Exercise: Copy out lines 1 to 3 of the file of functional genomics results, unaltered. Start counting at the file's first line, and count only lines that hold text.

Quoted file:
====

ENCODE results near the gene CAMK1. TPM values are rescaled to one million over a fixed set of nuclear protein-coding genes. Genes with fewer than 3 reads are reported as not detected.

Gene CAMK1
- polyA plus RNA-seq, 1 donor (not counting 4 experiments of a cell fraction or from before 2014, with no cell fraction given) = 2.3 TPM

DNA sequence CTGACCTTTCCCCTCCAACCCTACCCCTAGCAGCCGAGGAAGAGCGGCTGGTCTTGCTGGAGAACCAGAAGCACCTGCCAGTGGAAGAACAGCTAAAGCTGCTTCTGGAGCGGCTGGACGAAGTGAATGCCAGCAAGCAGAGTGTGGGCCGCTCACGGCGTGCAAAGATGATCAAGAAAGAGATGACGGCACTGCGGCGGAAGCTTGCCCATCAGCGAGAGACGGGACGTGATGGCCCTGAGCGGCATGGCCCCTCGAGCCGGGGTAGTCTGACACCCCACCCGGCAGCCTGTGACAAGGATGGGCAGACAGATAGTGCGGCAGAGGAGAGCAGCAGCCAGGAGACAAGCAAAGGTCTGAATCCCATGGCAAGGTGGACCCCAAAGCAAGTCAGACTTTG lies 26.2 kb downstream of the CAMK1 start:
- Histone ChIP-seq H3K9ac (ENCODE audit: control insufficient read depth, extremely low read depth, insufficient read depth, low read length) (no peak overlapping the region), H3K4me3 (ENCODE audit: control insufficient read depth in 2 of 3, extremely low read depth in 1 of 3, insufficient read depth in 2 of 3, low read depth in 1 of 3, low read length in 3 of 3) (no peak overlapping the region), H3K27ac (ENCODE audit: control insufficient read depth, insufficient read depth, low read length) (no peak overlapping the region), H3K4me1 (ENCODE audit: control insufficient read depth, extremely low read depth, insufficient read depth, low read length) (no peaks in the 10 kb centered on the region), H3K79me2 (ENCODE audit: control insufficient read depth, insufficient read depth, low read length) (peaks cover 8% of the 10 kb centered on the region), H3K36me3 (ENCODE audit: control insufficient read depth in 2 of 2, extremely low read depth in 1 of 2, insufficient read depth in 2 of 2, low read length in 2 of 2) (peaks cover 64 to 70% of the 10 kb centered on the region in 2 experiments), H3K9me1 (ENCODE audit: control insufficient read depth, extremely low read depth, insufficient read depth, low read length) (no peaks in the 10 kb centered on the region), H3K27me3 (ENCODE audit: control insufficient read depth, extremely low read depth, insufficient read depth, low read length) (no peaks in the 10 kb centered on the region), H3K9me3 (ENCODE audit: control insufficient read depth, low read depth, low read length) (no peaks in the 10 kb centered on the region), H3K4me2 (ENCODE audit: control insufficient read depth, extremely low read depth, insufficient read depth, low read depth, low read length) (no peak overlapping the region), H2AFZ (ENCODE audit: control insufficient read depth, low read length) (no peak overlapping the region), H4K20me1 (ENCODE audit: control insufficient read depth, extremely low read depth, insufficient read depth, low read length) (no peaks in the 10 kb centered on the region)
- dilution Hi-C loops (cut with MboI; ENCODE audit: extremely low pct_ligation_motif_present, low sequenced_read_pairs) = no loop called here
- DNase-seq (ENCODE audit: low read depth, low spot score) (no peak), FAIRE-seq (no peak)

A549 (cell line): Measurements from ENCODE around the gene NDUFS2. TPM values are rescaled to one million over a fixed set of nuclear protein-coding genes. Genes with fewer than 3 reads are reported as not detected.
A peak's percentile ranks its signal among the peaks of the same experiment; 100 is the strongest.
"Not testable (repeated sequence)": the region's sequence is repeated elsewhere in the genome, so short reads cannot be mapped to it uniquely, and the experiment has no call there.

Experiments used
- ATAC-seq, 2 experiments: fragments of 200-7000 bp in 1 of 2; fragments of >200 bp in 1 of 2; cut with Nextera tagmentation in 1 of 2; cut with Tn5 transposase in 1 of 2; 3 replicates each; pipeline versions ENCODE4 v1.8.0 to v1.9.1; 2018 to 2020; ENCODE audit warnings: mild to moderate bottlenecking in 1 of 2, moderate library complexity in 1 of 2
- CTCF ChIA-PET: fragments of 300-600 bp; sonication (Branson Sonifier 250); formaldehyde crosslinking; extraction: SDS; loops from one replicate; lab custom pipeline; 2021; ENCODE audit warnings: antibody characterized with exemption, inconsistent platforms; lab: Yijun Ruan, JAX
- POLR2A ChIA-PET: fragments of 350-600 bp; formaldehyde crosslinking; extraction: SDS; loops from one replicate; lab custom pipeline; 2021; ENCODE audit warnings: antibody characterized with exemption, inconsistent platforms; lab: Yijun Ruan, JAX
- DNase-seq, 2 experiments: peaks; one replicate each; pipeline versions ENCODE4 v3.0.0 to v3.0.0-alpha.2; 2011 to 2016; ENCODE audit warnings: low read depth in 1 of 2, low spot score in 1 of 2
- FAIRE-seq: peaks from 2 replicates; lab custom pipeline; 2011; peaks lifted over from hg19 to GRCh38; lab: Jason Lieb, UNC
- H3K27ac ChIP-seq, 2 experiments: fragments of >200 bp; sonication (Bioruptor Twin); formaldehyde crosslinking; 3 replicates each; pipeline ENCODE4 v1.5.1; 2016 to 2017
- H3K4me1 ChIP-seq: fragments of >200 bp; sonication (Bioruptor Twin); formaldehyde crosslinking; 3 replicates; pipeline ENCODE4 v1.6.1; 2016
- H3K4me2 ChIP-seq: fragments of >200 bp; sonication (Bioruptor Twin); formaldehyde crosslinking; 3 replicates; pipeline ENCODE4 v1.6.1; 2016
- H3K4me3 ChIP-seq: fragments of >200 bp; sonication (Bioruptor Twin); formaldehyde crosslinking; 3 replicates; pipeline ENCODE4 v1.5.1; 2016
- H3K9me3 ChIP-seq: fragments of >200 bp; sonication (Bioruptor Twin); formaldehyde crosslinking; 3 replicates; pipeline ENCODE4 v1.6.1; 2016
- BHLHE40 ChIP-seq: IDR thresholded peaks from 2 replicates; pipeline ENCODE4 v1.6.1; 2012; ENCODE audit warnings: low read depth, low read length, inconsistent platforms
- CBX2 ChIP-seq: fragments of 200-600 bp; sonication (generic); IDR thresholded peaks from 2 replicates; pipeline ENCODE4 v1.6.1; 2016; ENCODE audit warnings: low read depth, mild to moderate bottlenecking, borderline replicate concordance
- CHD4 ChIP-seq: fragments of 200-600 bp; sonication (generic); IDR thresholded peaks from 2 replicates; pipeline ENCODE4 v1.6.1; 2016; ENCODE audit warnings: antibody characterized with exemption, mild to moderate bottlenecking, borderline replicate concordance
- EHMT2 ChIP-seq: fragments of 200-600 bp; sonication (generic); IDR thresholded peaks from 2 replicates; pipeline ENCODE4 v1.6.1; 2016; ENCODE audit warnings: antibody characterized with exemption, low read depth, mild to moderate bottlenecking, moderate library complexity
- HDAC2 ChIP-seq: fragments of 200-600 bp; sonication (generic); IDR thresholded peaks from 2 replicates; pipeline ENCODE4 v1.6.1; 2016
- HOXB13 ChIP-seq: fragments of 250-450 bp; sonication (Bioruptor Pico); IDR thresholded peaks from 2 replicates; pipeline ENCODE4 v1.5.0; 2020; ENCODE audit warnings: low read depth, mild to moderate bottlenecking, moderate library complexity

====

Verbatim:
ENCODE results near the gene CAMK1. TPM values are rescaled to one million over a fixed set of nuclear protein-coding genes. Genes with fewer than 3 reads are reported as not detected.

Gene CAMK1
- polyA plus RNA-seq, 1 donor (not counting 4 experiments of a cell fraction or from before 2014, with no cell fraction given) = 2.3 TPM